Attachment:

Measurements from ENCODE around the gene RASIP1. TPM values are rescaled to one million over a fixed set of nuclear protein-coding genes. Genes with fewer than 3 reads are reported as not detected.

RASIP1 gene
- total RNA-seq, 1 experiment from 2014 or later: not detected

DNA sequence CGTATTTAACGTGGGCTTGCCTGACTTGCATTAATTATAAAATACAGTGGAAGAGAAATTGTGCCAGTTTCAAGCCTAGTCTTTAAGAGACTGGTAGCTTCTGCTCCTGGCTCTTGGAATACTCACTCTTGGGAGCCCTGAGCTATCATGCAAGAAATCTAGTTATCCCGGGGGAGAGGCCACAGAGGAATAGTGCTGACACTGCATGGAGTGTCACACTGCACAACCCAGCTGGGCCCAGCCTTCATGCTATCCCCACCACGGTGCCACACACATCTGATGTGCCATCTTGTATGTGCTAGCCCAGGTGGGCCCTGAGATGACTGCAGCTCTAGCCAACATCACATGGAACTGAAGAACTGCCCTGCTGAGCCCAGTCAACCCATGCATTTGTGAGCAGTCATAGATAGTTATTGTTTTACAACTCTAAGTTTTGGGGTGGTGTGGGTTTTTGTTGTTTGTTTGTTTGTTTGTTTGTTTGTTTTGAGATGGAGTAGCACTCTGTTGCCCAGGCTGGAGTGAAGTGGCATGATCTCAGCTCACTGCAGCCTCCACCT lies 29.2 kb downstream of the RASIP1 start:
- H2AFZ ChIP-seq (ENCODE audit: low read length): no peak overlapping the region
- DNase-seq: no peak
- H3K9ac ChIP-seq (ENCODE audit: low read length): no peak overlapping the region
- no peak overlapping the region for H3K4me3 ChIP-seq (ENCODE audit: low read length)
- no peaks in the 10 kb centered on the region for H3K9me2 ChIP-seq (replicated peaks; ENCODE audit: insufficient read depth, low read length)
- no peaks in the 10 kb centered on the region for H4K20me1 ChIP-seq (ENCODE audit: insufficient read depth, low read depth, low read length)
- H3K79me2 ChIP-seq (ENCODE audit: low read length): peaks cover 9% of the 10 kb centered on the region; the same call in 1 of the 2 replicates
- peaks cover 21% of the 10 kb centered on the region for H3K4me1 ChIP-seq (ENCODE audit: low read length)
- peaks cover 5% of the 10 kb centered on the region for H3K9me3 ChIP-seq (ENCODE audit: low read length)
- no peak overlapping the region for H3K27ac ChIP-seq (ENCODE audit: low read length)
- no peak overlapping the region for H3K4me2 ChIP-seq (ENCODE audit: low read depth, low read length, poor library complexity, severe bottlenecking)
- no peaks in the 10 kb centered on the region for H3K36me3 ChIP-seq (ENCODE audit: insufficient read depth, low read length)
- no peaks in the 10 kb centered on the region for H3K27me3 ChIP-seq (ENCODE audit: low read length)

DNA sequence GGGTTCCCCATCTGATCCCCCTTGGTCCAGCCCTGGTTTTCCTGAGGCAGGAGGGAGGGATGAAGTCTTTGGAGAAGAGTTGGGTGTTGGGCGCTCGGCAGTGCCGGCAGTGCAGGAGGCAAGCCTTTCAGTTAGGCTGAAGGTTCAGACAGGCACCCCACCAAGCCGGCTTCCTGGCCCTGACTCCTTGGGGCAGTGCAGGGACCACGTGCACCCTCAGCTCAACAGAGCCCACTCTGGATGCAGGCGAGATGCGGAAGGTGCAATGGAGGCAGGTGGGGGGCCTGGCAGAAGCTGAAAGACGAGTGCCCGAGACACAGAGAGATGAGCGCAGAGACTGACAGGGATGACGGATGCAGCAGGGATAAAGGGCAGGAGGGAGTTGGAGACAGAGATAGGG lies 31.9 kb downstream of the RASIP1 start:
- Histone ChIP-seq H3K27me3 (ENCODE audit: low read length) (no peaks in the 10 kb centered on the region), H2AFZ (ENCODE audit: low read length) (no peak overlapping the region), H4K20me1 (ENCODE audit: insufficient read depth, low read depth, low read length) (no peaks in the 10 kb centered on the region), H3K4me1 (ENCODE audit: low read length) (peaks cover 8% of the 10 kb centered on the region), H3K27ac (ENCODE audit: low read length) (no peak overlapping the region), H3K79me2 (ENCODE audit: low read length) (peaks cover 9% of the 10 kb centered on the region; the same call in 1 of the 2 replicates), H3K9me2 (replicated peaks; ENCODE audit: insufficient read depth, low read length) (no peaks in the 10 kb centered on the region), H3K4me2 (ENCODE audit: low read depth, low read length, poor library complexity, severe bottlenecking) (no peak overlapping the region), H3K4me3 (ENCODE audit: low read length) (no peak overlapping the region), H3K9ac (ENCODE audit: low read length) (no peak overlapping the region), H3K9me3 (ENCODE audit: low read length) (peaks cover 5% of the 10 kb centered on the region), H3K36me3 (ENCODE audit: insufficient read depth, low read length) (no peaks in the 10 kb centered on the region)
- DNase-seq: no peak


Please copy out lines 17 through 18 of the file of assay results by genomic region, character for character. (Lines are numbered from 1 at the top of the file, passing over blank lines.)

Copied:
- no peaks in the 10 kb centered on the region for H3K27me3 ChIP-seq (ENCODE audit: low read length)

DNA sequence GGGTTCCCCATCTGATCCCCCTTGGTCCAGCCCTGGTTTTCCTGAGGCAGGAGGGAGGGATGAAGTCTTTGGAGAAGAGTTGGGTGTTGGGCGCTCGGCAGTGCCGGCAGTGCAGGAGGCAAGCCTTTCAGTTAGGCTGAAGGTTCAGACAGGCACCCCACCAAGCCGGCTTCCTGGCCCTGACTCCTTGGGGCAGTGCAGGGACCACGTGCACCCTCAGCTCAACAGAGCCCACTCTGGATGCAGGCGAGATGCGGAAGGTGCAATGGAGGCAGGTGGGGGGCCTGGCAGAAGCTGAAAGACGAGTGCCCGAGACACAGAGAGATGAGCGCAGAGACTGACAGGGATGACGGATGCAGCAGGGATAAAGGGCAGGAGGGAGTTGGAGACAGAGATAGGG lies 31.9 kb downstream of the RASIP1 start: